connexin 26

con·nex·in 26

(kŏ-neks'in),
The gap junction protein, the gene for which (Cx26), when mutated, accounts for a major portion of recessive nonsyndromic hearing impairment.

connexin 26

a protein found on the GJB2 gene. Autosomal-recessive mutation of the gene encoding it is the most common cause of congenital sensorineuronal hearing loss.

GJB2

A gene on chromosome 13q11-q12 that encodes a beta chain of the gap junction protein family or connexions.

Molecular pathology
GJB2 mutations are linked to as many as 50% of pre-lingual recessive deafness, and specifically Bart-Pumphrey syndrome.

con·nex·in 26

(kon-eks'in)
The gap junction protein, the gene for which (Cx26) when mutated, accounts for a major portion of recessive nonsyndromic hearing impairment.
References in periodicals archive ?
Connexin 26 mutations in hereditary non-syndromic sensorineural deafness.
A somatic mutation in the GJB2 gene, which encodes the gap junction protein connexin 26, has recently been implicated in the pathogenesis of PEODDN.
GJB2 encodes the gap junction protein Connexin 26 (CX26), which is expressed in the cochlea and plays an important role in endolymphatic potassium recycling.
Findings from a study appearing in Scientific Reports suggest a role for a combination of free radical scavengers in the prevention of a common form of hereditary deafness caused by mutations in the connexin 26 gene.
A study found that an antioxidant regimen of beta carotene (precursor to vitamin A), vitamins C and E and magnesium helped slow progression of hereditary deafness in mice, with a deletion in Connexin 26 gene a protein found on the gene and the most common cause of innate hearing loss,Health News reported.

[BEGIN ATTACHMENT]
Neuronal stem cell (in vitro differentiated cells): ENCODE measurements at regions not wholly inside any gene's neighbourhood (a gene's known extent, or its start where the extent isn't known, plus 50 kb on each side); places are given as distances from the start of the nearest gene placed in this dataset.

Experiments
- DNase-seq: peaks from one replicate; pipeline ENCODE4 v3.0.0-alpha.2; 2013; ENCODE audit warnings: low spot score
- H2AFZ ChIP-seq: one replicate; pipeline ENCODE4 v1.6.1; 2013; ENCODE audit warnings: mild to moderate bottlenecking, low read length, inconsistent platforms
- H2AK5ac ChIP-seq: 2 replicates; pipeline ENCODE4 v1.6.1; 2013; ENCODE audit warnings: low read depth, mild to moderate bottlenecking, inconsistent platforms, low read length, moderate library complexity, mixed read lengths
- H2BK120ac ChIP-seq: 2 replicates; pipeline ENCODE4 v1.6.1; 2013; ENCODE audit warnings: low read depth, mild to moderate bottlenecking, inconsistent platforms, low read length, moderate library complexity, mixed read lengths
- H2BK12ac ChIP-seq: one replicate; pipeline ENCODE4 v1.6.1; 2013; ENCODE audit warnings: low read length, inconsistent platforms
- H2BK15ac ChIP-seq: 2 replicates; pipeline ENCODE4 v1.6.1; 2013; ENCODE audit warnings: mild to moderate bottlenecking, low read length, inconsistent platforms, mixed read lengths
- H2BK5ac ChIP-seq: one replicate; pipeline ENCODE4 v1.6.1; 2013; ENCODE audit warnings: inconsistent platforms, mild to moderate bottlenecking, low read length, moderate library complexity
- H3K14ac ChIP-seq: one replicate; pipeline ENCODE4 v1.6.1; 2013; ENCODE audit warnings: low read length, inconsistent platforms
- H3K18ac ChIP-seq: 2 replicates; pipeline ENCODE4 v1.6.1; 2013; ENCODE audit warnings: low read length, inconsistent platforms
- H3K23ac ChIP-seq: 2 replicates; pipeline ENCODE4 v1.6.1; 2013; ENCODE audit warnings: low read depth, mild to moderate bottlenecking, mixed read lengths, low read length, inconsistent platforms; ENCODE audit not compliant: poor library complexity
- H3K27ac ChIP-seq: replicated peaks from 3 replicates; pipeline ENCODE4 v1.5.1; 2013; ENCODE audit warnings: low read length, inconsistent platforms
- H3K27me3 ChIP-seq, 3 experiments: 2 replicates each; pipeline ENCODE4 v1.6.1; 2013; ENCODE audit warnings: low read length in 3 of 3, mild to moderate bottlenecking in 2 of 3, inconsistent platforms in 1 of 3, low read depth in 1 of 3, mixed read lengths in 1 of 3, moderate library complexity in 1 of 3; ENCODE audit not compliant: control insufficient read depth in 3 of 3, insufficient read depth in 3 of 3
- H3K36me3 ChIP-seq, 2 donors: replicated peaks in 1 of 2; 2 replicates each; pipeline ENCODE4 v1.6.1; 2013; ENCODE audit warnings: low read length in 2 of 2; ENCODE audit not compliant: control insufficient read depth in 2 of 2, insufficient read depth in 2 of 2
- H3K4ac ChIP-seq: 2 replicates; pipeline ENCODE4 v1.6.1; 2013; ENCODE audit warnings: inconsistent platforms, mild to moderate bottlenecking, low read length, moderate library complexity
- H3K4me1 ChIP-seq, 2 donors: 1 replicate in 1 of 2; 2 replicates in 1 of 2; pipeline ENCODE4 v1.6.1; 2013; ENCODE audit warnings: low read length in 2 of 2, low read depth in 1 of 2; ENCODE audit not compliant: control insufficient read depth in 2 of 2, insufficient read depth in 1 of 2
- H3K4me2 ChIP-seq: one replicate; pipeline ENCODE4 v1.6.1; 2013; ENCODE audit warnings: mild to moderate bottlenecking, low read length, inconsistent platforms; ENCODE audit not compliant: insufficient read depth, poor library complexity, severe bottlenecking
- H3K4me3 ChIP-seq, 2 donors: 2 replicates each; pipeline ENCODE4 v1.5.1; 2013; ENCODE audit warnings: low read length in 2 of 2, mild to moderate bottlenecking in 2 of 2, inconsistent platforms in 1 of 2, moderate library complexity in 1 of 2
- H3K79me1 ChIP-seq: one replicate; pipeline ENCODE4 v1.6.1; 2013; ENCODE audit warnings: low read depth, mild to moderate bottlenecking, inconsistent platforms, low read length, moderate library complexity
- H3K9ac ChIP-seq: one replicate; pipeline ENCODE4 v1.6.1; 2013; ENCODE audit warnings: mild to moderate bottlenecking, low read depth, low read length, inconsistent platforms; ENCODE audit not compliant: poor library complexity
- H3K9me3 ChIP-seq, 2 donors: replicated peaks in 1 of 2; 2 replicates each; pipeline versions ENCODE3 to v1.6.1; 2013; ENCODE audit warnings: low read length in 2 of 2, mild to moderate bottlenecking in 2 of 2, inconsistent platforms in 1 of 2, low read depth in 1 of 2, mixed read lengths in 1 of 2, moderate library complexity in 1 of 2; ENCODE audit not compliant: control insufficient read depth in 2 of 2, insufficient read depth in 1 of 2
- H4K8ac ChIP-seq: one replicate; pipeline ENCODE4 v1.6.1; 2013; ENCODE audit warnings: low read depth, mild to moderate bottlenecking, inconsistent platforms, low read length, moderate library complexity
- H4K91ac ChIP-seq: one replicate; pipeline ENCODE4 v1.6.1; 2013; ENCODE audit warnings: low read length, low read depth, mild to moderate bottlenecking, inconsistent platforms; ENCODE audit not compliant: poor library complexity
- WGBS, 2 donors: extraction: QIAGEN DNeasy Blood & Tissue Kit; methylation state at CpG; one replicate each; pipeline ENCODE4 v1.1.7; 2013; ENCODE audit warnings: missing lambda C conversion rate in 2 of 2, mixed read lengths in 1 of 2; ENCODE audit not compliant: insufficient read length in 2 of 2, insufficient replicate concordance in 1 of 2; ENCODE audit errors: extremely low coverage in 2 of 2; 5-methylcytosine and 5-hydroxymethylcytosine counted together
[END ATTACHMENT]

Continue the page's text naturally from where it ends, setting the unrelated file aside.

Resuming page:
15) This study showed that Cx43 was highly expressed in RA synovial membranes in comparison with OA or normal synovial membranes, but expression of connexin 26 or 32 was not observed (data not shown).
The connexin proteins are named according to their weight; connexin 26 is a protein with a molecular weight of 26 kDa.
Most nonsyndromic genetic hearing loss is autosomal recessive, with mutation in the connexin 26 protein being the most common.
Avraham of the Department of Human Molecular Genetics and Biochemistry at the University of Sackler Faculty of Medicine and Yehoash Raphael of the Department of Otolaryngology-Head and Neck Surgery at University of Michigan's Kresge Hearing Research Institute, doctoral student Shaked Shivatzki created a mouse population possessing the gene that produces the most prevalent form of hearing loss in humans: the mutated connexin 26 gene.
Novel mutations in the connexin 26 gene (GJB2) that cause autosomal recessive (DFNB1) hearing loss.
Connexins, hearing and deafness: clinical aspects of mutations in the connexin 26 gene.